The Transcontinental Railroad: the Burgeoning Industrial Strength and How It Affected the United States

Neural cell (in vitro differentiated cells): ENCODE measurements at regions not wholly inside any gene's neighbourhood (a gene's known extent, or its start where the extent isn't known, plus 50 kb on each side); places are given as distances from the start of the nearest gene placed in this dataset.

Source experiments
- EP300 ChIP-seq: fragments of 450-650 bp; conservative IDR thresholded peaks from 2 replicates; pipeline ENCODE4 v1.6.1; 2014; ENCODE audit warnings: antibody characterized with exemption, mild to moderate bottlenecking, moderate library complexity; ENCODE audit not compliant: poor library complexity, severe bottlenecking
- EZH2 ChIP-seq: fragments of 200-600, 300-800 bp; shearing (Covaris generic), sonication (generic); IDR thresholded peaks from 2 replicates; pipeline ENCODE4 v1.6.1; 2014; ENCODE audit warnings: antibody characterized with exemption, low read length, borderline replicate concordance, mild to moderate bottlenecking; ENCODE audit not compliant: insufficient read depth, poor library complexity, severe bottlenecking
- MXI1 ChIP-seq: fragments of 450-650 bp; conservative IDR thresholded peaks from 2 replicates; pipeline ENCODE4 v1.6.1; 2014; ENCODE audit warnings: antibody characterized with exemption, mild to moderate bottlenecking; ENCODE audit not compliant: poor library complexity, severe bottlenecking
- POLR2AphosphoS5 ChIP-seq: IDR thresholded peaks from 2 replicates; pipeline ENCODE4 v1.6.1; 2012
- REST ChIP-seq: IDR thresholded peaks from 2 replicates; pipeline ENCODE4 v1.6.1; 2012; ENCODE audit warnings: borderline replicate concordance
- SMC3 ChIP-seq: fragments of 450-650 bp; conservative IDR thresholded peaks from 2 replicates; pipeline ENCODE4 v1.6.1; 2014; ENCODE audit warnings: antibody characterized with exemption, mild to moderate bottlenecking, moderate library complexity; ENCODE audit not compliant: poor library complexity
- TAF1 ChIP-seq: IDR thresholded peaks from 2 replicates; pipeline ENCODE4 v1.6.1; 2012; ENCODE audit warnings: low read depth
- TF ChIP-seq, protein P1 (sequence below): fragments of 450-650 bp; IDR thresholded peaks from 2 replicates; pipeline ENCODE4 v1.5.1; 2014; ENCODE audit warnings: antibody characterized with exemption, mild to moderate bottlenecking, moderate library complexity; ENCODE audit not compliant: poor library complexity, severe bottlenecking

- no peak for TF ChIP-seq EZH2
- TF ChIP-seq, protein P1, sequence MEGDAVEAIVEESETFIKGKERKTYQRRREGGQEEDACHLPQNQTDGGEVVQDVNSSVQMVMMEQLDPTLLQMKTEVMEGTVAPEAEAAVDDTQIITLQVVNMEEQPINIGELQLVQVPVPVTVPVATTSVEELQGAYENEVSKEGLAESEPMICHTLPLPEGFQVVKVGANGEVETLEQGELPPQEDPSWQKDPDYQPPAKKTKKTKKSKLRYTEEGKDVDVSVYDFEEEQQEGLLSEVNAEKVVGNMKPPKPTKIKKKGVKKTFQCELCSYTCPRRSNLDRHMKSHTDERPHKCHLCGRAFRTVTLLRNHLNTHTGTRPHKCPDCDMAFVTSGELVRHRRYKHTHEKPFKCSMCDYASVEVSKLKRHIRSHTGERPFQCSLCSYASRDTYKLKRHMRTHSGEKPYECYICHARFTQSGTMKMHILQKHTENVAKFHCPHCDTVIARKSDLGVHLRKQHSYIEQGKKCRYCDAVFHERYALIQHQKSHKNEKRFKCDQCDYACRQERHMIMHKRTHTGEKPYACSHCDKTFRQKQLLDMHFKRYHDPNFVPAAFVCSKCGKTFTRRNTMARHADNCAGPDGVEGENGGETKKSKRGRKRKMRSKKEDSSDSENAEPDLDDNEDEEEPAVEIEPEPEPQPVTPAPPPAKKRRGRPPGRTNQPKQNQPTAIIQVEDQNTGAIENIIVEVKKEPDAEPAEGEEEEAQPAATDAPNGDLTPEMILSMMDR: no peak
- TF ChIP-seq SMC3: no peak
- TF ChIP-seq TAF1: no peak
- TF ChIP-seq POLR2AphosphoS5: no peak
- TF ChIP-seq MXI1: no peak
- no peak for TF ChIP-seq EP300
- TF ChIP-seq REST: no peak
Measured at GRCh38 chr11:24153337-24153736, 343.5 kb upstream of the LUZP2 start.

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Although many changes occurred in the mid 1800’s in America, such as the Industrial Revolution and the Civil War, the Transcontinental Railroad profoundly changed the United States (Henretta and Brody, pg. 471). This tremendous project, partly funded by Congress, was one of the key factors that encouraged foreign immigration to America. The Transcontinental Railroad certainly instilled a sense of overwhelming pride in this nation, and it paved the way for the development of the West; however, the construction of the railroad relied upon slave-like labor and the usurpation of Native American lands. Indeed, the Transcontinental Railroad was a monumental accomplishment for the United States, but it came at the expense of many people. The burgeoning industrial strength of America in the 1800’s cannot be fully appreciated without first understanding the history behind the building of the first Transcontinental Railroad. Long distances and slow transportation hampered contact between eastern and western commercial centers, before the Transcontinental Railroad was built. The Oregon Trail initiated the westward expansion movement beginning in 1841, demonstrating the need for faster, safer transportation methods (Henretta and Brody, pg. 471). Both the United States government and entrepreneurs sought faster transportation to link the two sections due to the overwhelming demand for transportation. After the steam engine was introduced in Britain the steam engine began to change not only the face of industry, but humanity's relationship to work and society. The first steam locomotive that was manufactured in the United States was the Tom Thumb (Phillips n.d.). The Tom Thumb locomotive was designed and built by Peter Cooper in 1830. After the Tom Thumb locomotive was built and the demonstration of the potential of steam traction was witnessed America’s ingenuity materialized.
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